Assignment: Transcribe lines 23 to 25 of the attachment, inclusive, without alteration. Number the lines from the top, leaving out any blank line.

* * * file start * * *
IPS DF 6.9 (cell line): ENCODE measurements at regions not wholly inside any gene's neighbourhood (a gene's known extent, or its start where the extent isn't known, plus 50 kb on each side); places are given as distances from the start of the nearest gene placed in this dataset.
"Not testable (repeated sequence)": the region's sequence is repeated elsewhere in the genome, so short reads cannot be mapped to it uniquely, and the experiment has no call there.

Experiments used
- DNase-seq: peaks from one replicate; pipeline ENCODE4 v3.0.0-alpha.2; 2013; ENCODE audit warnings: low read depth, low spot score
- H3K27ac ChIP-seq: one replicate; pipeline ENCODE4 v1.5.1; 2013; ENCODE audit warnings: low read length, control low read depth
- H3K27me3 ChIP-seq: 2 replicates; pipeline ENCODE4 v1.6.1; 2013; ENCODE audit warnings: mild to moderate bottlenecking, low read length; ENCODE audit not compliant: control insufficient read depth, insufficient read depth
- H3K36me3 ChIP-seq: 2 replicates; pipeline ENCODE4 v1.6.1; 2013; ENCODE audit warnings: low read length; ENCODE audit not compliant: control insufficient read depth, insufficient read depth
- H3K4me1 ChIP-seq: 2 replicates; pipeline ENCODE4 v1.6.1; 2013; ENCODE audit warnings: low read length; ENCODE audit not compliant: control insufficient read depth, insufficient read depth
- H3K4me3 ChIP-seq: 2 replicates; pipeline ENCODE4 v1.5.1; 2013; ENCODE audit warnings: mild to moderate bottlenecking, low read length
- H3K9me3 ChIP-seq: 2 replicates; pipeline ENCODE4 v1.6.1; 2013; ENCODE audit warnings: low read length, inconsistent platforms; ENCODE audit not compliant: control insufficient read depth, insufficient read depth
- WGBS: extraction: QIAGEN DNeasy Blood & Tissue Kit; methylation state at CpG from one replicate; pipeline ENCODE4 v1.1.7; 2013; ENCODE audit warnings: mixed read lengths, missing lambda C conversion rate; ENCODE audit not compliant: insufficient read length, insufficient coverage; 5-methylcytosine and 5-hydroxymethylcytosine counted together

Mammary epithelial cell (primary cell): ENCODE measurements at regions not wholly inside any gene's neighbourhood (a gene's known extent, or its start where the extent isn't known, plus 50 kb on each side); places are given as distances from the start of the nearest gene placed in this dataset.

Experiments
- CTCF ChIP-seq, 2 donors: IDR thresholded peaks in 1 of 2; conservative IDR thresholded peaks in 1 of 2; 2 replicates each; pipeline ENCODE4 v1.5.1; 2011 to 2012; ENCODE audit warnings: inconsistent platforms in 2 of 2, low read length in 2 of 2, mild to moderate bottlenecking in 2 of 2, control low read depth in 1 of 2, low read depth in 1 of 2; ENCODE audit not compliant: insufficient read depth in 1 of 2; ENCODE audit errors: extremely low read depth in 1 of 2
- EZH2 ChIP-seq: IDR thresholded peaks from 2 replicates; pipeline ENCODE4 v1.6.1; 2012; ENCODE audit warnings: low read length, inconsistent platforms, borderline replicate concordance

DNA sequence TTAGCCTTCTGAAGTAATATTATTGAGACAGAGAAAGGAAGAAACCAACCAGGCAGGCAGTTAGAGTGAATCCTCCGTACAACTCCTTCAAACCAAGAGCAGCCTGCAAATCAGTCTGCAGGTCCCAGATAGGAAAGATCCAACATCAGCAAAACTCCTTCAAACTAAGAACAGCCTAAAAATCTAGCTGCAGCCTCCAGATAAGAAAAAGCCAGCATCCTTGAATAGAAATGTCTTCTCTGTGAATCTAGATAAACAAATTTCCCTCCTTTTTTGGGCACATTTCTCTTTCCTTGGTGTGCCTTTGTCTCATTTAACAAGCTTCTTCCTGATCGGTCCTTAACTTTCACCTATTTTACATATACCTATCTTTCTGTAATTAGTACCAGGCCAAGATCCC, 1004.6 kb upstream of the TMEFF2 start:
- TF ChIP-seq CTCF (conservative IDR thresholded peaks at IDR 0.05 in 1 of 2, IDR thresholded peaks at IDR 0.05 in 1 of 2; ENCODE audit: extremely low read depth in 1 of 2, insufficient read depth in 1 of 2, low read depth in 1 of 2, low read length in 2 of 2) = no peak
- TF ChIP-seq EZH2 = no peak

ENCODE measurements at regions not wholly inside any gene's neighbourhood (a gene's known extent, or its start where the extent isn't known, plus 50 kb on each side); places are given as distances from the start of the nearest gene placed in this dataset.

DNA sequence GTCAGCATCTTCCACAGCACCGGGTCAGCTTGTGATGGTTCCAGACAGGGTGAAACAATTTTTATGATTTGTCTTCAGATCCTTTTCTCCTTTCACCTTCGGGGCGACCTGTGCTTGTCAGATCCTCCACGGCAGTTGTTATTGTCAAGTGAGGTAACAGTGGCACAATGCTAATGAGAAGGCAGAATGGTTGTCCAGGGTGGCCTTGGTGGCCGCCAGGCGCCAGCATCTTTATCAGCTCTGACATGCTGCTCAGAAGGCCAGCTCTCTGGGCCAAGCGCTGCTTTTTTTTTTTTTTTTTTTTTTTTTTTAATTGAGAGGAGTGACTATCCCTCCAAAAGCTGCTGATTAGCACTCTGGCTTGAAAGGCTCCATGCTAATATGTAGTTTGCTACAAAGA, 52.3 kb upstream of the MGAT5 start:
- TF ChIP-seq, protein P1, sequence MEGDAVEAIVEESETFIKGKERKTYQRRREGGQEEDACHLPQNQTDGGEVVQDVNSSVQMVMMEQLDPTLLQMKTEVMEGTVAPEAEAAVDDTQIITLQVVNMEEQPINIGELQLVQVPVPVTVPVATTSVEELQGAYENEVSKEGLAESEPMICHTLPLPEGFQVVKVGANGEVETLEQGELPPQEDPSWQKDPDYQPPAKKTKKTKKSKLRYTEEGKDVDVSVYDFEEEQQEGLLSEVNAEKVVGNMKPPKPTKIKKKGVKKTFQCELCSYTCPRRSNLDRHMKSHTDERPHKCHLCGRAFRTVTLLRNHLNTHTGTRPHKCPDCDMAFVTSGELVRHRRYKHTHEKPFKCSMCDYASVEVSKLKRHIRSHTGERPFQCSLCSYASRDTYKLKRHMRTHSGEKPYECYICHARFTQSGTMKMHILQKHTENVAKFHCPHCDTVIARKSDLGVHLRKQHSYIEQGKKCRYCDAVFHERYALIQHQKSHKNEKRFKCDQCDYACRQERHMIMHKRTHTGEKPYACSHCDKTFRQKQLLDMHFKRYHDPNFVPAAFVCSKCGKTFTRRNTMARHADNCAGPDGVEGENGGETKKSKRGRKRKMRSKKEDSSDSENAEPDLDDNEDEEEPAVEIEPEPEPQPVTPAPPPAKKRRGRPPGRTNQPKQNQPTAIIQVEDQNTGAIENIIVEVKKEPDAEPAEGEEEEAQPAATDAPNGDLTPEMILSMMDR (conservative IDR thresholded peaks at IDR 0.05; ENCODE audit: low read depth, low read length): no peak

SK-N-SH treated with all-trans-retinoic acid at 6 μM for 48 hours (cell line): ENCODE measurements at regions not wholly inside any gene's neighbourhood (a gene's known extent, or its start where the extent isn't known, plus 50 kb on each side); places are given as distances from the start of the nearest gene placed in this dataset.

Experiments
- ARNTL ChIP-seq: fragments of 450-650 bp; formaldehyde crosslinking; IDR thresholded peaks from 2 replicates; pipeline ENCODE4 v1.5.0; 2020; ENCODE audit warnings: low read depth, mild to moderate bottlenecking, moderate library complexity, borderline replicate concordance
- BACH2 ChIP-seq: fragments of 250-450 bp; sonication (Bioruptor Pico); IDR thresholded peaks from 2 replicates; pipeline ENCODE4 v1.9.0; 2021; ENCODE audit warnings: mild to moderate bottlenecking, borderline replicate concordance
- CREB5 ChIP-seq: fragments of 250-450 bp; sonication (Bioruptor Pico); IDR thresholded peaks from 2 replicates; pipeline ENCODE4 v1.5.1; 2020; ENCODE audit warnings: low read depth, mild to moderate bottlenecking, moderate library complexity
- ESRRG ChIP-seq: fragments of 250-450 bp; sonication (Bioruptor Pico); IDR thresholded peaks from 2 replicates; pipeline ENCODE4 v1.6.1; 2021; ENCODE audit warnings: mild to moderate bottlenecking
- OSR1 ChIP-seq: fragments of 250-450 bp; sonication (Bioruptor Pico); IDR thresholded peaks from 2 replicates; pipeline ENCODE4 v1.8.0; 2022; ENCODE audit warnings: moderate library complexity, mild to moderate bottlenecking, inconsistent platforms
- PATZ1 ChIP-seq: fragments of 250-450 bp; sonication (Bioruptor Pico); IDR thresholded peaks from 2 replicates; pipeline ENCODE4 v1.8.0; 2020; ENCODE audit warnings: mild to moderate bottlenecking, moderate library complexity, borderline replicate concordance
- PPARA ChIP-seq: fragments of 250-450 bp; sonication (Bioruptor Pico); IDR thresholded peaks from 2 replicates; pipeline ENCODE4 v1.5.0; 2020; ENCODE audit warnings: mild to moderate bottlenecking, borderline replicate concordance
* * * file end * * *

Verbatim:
Experiments
- ARNTL ChIP-seq: fragments of 450-650 bp; formaldehyde crosslinking; IDR thresholded peaks from 2 replicates; pipeline ENCODE4 v1.5.0; 2020; ENCODE audit warnings: low read depth, mild to moderate bottlenecking, moderate library complexity, borderline replicate concordance
- BACH2 ChIP-seq: fragments of 250-450 bp; sonication (Bioruptor Pico); IDR thresholded peaks from 2 replicates; pipeline ENCODE4 v1.9.0; 2021; ENCODE audit warnings: mild to moderate bottlenecking, borderline replicate concordance